Timehop breach loses data of 21 million users

Timehop, an application for smartphones that collects old photos and posts from Facebook, Instagram, Twitter and Dropbox has admitted to losing the data of its entire user base which includes 21 million members on the 4 July 2018.

“With so many people using Timehop – demonstrated by today’s news that more than 21 million people have been affected by this breach – it is no surprise that the network has become a target for cybercriminals,” said David Emm, Principal Security Researcher at Kaspersky Lab.

Stolen usernames and email addresses

Of the 21 million users, the data stolen was usernames and email addresses, while 4.7 million users also had their phone numbers stolen.

“The news that cybercriminals could have access to people’s posts across other social media channels, as well as those posted on Timehop, could distress members who share personal information across these channels. Customers also need to bear in mind that anything that’s been shared with a third-party could end up in the public domain,” added Emm.

Timehop revealed that its compromised cloud account was not verified before the incident and that it’s in cooperation with federal law enforcement officials to investigate the breach further and to help enhance security upgrades.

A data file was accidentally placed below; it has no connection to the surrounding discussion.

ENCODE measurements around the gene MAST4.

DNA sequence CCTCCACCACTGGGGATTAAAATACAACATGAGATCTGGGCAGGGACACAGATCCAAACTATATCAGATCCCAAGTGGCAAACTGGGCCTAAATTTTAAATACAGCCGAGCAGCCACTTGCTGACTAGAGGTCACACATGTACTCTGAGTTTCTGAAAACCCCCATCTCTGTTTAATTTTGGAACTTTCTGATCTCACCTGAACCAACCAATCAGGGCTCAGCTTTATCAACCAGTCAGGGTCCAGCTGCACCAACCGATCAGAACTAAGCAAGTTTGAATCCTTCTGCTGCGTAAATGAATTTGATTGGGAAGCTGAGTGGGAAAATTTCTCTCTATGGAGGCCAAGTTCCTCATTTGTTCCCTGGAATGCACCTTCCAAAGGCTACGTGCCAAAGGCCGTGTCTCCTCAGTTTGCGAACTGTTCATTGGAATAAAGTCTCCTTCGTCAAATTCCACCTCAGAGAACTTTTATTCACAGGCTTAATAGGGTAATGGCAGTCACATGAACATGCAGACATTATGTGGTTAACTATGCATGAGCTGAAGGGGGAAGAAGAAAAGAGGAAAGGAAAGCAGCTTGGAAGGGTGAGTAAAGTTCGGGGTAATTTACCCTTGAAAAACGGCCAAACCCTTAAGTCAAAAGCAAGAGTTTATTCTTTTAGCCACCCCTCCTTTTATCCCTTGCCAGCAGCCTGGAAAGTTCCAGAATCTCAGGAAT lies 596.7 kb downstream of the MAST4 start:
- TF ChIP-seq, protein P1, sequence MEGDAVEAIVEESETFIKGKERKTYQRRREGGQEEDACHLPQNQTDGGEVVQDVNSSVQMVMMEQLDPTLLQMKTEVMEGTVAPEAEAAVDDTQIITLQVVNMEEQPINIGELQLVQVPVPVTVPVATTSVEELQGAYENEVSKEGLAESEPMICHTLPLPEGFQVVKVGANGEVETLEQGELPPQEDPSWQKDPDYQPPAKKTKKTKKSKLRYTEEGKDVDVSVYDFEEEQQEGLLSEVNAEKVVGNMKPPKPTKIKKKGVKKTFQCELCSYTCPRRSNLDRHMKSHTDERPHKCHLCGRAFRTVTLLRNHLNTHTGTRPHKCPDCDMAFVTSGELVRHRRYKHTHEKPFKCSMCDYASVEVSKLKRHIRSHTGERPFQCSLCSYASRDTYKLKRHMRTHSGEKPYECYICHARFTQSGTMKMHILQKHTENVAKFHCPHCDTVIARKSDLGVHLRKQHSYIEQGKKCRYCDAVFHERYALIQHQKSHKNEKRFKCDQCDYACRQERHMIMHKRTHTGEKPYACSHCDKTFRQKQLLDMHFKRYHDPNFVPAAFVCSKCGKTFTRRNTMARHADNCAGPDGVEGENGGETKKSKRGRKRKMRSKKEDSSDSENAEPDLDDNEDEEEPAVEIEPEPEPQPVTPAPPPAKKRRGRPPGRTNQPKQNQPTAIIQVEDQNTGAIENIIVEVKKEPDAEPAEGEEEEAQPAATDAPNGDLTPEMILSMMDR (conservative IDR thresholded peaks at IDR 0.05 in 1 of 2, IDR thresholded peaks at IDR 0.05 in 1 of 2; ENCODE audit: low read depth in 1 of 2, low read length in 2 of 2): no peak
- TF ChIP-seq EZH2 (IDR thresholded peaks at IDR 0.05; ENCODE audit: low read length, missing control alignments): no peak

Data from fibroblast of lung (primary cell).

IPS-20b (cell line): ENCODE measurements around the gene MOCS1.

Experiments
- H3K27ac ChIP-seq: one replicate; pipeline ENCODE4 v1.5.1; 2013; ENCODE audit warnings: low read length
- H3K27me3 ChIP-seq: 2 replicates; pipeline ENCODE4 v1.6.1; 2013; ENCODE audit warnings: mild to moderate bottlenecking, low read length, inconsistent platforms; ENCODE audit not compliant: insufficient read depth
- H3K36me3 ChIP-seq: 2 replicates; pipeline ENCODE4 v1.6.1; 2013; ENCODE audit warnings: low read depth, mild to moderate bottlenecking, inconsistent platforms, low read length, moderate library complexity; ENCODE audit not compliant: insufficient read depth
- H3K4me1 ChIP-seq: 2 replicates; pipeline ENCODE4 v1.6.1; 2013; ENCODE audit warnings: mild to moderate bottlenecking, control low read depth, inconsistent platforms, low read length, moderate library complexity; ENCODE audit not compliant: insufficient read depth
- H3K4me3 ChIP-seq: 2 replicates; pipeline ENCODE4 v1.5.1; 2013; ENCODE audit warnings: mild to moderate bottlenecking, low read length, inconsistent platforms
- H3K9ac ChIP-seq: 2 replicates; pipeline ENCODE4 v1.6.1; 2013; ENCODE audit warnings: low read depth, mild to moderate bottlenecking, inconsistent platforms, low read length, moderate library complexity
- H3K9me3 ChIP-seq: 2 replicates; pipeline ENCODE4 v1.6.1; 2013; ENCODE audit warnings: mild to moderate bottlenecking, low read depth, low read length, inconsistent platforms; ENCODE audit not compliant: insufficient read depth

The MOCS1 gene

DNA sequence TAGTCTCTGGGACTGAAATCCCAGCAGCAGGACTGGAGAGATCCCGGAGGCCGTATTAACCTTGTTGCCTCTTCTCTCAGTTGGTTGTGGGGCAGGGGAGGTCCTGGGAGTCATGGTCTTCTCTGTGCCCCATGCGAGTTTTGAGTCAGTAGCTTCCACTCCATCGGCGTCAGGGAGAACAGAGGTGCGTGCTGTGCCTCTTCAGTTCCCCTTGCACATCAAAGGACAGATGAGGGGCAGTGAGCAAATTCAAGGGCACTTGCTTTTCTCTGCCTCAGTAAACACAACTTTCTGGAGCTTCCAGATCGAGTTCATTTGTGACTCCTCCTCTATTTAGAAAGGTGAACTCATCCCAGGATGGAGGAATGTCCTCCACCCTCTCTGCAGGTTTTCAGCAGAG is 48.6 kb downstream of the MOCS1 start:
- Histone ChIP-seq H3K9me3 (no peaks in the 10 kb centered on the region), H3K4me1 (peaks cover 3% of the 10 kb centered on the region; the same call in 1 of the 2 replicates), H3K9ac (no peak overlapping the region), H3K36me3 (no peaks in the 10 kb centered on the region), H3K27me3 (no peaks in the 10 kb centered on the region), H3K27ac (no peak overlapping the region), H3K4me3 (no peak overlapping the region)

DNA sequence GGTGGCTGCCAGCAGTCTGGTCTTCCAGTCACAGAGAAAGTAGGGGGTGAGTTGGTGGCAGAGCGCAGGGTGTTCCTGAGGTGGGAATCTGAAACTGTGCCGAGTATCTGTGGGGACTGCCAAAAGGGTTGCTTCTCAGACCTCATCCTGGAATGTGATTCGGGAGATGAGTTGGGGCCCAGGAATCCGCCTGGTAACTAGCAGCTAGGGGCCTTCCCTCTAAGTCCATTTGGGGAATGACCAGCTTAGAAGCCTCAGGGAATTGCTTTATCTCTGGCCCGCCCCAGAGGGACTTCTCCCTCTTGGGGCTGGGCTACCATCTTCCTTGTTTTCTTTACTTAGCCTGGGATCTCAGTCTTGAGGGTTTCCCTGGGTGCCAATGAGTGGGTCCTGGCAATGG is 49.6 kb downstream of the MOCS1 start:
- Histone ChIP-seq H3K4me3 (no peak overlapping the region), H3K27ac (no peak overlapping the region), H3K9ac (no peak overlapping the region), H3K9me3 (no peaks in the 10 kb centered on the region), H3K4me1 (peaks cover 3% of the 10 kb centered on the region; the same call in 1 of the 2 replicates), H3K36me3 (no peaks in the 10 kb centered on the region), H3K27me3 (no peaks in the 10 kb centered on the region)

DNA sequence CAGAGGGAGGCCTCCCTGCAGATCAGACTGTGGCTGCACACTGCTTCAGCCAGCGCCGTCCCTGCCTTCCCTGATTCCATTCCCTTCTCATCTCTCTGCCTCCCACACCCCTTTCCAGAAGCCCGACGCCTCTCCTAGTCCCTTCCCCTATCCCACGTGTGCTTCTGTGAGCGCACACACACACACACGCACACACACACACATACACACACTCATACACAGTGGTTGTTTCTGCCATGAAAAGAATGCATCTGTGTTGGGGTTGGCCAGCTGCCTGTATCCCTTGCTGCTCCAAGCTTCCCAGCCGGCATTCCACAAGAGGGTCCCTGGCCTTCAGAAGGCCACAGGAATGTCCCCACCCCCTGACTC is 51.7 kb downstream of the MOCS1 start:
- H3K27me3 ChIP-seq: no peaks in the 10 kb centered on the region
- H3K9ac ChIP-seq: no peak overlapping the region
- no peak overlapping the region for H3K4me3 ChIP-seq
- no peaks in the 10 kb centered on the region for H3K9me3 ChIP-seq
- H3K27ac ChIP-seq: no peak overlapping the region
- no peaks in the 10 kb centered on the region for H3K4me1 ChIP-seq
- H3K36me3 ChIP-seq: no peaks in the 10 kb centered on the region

Entrusted data

Emm continued: “The company has reported that the breach occurred when an access credential to its cloud computing environment was compromised and this account was not protecting using multi-factor authentication. With the number of data breaches rising, it’s clear that breaches are not a matter of ‘if’ but ‘when’.

“Timehop – along with all other online providers – has a responsibility to look after the data that’s been entrusted to it by its members. This includes the use of two-factor authentication to reduce the risk of accounts being compromised.”

Timhop also noted that “there was a short time window during which it was theoretically possible for unauthorised users to access those posts” although it has “no evidence that this actually happened.”

Written by Leah Alger